The truth came out about Michael Jackson after his death: he was addicted to prescription painkillers, but his former doctor is disclosing that the problem did not begin in the last few years of the King of Pop’s life.
Dr. Stuart Finkelstein says that he noticed Michael Jackson’s drug problem while traveling with MJ on his “Dangerous” tour in 1993. The physician was asked to testify in the court case, Jacksons vs. AEG Live LLC, which is Michael Jackson’s relatives against the company that managed the singer’s tours, merchandise, and a large portion of his career.
How Did He Know?
Dr. Finkelstein was paid to accompany Michael Jackson almost everywhere, 24 hours a day, during the entirety of the singer’s tour. The physician was to monitor MJ’s vitals and administer a morphine drip, among other drugs, when the singer needed them. Dr. Finkelstein noted Michael’s high tolerance for morphine, uncommon in someone his body size with his specific medical conditions.
The doctor also realized that, even though he was giving Michael morphine, the performer was also wearing a patch that gives its user an ongoing dose of opiates constantly, much like a nicotine patch for someone who is trying to quit smoking cigarettes. This patch was part of Michael Jackson’s everyday life; he was not weaning off prescription drugs.
What are Opiates?
Opiates, and opioids, are drugs derived from the poppy plant. Heroin, morphine, codeine, and methadone are opiates and prescription pills like Vicodin, Percocet, Norco, Demerol, and OxyContin are the pharmaceutically manufactured versions, or opioids. All are highly addictive because they relieve all pain and provide a relaxing escape from reality.
Tolerance for opiates is quickly developed, meaning the user must consume more and more of the substance to experience the same high or euphoria. Eventually using opiates is more like daily maintenance to avoid painful withdrawal symptoms than it is to have a good time.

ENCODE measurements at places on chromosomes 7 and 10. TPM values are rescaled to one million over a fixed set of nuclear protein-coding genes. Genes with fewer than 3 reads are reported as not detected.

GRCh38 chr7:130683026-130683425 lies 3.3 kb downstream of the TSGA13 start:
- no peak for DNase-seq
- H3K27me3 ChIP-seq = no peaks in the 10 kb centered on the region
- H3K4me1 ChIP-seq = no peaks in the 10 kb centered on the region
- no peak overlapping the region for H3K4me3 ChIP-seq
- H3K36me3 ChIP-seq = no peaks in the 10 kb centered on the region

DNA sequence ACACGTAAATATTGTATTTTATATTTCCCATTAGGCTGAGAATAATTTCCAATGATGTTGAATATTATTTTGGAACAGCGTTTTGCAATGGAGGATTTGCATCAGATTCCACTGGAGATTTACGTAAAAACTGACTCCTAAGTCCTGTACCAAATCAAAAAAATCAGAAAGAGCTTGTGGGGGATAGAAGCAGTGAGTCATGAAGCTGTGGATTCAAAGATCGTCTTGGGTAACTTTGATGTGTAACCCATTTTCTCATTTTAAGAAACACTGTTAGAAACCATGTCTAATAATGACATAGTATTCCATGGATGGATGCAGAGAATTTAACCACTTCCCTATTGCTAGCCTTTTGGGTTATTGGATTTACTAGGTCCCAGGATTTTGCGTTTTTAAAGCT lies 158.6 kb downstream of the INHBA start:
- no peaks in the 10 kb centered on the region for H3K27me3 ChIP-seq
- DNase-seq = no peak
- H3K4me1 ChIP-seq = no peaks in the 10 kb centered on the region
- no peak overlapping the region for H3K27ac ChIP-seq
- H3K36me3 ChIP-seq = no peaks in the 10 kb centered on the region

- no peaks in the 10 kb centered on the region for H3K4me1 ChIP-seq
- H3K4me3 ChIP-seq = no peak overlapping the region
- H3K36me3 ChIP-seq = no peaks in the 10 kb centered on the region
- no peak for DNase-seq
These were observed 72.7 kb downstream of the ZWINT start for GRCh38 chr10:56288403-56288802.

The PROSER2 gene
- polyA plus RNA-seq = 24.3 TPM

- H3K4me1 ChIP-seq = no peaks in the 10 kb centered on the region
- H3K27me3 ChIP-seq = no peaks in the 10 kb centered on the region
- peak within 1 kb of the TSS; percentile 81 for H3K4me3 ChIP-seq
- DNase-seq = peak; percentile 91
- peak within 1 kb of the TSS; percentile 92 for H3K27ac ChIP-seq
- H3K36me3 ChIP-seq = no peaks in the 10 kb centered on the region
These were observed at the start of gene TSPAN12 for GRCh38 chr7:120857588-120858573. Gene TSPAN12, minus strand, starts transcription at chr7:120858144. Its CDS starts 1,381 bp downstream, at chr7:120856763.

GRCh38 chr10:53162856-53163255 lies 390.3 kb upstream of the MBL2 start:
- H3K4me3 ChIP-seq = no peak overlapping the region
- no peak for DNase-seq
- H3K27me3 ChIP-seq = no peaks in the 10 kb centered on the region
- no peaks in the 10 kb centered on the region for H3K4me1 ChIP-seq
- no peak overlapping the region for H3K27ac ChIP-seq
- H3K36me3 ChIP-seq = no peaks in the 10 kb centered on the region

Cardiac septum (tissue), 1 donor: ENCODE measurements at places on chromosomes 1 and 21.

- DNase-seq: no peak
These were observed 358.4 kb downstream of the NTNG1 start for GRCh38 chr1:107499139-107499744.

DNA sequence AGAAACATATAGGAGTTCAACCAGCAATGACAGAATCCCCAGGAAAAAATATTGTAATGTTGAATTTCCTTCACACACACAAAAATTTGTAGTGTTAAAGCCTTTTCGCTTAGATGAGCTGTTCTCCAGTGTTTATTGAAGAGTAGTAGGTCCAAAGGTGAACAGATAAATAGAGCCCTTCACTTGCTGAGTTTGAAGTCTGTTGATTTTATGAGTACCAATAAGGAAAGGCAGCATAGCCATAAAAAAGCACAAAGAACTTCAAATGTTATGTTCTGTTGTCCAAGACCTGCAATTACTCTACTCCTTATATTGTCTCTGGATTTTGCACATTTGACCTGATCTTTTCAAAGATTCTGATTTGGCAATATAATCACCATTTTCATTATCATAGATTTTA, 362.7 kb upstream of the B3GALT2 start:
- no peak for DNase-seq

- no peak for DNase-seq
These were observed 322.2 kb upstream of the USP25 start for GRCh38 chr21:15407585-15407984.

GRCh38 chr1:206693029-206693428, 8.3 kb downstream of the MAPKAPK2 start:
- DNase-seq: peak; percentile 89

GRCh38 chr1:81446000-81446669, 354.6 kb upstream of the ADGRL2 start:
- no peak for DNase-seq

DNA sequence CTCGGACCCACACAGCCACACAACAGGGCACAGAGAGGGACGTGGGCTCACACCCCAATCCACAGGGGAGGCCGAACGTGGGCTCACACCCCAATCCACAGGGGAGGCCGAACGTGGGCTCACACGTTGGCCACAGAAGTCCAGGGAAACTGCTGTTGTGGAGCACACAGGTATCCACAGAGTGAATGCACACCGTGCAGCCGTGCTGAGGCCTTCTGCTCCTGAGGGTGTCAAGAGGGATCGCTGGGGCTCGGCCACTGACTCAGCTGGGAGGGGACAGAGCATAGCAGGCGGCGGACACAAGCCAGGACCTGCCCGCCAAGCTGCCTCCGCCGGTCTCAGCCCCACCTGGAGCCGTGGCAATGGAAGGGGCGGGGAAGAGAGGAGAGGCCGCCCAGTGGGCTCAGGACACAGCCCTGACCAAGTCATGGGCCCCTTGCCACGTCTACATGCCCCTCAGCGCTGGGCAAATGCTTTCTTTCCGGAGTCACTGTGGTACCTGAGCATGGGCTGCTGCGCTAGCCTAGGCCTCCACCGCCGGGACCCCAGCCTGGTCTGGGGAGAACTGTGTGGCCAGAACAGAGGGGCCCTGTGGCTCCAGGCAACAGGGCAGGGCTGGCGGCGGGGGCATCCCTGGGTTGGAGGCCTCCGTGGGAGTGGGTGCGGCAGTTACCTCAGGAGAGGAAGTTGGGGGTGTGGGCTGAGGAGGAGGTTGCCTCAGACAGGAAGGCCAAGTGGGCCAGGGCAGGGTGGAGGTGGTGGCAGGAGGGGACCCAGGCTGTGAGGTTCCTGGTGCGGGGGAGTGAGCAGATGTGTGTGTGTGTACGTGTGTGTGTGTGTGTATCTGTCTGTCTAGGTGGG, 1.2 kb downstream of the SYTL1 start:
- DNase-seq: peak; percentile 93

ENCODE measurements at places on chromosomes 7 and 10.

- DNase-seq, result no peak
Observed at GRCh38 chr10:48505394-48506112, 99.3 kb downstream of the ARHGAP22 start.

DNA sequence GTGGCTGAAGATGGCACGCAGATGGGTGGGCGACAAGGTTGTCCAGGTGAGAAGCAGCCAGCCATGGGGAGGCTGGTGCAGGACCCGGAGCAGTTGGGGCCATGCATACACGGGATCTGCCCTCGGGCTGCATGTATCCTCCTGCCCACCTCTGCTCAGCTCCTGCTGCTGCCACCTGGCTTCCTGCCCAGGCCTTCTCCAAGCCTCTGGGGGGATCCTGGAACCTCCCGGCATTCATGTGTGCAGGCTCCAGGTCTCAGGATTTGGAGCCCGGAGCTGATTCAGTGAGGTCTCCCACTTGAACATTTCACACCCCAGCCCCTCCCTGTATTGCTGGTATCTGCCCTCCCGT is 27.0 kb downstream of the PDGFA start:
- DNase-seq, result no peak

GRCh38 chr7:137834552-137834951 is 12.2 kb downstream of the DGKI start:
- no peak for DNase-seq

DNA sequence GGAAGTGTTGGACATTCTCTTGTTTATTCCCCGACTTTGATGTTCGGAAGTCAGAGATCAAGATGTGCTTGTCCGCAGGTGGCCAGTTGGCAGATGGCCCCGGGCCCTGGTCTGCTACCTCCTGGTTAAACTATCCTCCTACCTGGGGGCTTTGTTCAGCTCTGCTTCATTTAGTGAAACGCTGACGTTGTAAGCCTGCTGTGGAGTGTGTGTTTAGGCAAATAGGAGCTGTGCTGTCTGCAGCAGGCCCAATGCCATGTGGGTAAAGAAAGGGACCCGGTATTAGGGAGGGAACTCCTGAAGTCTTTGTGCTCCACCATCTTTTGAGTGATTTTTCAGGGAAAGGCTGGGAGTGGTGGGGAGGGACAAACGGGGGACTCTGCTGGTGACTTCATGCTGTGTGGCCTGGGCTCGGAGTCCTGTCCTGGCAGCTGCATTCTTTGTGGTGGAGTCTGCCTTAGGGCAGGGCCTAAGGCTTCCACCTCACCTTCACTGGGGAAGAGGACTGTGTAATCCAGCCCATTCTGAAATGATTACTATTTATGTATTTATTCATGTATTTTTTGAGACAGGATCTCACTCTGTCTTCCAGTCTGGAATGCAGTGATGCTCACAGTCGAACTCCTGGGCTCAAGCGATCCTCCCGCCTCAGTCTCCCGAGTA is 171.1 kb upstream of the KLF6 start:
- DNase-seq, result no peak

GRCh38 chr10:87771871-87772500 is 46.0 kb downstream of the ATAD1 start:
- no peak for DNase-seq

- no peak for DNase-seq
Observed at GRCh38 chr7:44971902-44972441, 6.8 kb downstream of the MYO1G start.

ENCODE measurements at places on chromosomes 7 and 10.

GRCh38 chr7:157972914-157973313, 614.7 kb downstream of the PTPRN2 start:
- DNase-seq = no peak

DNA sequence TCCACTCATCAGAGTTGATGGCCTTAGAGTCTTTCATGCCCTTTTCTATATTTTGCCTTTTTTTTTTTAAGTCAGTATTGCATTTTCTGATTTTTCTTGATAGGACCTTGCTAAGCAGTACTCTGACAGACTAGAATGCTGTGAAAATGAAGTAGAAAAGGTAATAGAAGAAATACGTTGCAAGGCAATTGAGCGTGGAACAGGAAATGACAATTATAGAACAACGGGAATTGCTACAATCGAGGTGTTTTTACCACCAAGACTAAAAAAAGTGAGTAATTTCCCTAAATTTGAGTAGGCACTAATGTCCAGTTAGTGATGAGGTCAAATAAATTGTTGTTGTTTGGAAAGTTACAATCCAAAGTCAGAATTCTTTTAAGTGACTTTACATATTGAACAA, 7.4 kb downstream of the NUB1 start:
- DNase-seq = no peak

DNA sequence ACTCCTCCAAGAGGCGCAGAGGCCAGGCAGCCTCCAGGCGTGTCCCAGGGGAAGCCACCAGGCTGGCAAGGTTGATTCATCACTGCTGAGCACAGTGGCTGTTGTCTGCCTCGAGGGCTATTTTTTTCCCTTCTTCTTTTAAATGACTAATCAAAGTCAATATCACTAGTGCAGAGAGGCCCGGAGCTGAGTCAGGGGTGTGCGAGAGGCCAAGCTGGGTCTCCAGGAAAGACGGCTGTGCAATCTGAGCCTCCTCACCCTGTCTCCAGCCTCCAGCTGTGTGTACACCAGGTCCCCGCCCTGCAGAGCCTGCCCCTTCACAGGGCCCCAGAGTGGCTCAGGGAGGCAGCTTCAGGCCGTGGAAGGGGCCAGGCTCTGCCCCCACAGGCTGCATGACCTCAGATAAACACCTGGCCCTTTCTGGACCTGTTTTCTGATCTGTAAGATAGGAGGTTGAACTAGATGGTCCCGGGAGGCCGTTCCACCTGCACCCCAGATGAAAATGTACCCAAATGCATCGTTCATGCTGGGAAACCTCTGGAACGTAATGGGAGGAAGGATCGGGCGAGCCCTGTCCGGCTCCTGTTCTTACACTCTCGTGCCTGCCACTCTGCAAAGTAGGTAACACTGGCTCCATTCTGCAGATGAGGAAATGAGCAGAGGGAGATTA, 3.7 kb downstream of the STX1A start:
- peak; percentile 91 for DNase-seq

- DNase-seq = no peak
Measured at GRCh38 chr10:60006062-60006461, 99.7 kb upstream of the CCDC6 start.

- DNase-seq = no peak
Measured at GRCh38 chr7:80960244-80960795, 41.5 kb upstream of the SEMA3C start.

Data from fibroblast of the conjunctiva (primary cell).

Michael Jackson became one of those people. He needed opiates in his system everyday just to feel “normal”, which really meant feeling no physical, emotional, or mental pain or discomfort.
Dr. Finkelstein claims he told AEG Live about his perception of Michael Jackson’s addiction in 1993 when he identified the problem. The company did not do anything to help the pop star, so the addiction continued to progress. MJ’s friend, Elizabeth Taylor also tried to help by flying to meet Michael at one stop of his “Dangerous” tour and taking him to a treatment center. That stint in rehab did not last; Michael was back to opiates soon after.
Would anything have saved the troubled pop star? The Jacksons are claiming that AEG Live could have done something to help the singer realize he needed treatment. The family is saying that, instead, the company enabled Michael to progress to the point of his dangerous addiction that eventually took his life.
Does it really matter who wins this court case when the singer is gone? For at least the last decade or two of his life, Michael was heavily addicted to opiates and nothing convinced him that life would be better without the drugs.
Kate Green is an addiction treatment specialist curently employed at Balboa Horizons, learn more about Kate and her work here http://www.balboahorizons.com/.